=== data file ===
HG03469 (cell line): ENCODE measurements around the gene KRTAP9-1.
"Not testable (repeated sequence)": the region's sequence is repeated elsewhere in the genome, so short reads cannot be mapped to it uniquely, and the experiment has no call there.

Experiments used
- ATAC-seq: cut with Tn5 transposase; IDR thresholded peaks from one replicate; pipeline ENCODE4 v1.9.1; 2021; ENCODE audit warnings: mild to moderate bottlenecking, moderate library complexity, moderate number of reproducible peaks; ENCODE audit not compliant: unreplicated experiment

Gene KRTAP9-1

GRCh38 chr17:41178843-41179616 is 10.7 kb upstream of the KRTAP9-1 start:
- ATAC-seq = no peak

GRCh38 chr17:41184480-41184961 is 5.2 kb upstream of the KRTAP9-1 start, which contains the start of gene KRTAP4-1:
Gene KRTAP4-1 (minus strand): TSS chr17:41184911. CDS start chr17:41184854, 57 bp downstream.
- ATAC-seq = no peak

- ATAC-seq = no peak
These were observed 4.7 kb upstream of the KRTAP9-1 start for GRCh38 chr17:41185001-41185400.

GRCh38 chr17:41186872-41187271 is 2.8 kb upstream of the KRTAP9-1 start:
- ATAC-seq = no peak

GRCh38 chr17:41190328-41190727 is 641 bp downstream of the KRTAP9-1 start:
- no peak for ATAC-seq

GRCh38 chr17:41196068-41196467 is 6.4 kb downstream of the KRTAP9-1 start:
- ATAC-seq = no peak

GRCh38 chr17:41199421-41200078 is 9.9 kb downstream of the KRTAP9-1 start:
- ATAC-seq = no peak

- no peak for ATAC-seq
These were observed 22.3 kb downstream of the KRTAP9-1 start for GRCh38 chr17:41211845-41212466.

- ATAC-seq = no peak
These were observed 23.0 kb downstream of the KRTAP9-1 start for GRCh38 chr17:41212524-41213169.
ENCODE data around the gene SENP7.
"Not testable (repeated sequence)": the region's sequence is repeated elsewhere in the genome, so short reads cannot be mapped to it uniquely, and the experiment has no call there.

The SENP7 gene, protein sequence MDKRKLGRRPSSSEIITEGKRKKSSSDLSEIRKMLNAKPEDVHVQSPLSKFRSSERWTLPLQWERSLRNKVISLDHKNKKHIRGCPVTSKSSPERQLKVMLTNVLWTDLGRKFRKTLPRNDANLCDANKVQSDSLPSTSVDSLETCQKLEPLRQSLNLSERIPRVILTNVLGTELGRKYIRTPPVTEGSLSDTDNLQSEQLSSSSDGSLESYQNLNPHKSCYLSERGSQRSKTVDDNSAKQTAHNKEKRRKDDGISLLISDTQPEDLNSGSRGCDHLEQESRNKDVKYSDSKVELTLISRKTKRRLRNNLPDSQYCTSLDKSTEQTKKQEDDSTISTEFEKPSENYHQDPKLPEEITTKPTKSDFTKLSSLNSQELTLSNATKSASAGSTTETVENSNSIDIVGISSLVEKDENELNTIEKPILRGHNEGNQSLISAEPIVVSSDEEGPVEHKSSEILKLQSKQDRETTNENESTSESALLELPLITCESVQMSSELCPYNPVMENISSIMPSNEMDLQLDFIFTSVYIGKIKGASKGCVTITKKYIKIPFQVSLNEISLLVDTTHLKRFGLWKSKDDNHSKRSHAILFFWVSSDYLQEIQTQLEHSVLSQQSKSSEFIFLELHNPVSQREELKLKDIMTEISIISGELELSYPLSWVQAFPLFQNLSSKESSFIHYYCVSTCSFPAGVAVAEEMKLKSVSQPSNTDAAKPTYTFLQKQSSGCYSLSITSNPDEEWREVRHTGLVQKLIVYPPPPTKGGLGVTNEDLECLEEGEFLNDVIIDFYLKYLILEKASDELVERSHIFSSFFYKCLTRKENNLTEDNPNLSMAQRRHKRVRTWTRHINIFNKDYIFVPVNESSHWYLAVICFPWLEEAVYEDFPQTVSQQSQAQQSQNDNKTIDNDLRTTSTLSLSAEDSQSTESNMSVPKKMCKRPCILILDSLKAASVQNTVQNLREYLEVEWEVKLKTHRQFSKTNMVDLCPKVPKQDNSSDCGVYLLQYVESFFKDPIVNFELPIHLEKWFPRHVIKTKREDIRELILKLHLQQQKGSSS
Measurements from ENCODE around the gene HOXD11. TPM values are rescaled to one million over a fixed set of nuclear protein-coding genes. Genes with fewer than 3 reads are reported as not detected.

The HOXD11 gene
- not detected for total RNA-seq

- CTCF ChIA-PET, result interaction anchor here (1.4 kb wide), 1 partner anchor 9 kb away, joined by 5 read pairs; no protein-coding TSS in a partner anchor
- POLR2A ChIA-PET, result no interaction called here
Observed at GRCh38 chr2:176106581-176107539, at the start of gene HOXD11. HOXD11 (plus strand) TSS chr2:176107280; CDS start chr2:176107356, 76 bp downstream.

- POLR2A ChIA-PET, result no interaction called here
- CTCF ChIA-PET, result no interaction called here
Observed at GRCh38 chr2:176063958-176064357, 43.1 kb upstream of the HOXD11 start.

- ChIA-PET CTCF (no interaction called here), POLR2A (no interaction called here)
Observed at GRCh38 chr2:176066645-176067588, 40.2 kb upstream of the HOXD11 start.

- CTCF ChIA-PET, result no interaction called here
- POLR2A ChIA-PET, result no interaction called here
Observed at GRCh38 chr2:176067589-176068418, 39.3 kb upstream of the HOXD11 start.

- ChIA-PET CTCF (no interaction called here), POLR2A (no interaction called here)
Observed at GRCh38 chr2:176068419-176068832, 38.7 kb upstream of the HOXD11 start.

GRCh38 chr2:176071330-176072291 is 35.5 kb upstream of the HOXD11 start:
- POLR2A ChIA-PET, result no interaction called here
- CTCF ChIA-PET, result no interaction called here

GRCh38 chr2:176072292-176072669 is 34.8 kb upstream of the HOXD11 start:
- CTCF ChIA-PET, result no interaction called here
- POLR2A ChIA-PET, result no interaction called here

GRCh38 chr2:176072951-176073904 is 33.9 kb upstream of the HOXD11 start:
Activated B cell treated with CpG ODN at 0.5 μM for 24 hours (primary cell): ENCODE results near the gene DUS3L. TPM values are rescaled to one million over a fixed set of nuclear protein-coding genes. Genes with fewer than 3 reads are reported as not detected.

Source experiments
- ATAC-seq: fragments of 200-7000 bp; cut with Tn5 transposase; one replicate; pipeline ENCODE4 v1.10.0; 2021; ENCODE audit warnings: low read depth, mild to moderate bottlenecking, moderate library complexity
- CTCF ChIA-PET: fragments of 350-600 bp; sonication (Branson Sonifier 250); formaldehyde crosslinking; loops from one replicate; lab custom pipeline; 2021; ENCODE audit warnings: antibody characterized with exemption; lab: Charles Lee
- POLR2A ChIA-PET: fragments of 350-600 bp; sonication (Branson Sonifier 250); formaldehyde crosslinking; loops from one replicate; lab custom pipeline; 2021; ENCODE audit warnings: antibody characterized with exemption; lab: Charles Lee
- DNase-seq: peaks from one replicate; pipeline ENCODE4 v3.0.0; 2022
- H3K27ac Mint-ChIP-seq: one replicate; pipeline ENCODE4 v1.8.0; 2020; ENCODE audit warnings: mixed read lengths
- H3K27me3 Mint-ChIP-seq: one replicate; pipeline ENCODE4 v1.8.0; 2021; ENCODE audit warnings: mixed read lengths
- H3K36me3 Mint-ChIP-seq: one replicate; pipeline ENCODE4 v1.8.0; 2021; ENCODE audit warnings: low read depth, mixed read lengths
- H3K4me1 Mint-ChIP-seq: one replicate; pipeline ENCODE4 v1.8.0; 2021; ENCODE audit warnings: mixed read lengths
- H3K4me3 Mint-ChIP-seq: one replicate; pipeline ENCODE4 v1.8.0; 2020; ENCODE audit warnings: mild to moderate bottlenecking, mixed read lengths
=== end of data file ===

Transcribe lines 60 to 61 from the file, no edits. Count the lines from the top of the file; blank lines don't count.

- H3K4me1 Mint-ChIP-seq: one replicate; pipeline ENCODE4 v1.8.0; 2021; ENCODE audit warnings: mixed read lengths
- H3K4me3 Mint-ChIP-seq: one replicate; pipeline ENCODE4 v1.8.0; 2020; ENCODE audit warnings: mild to moderate bottlenecking, mixed read lengths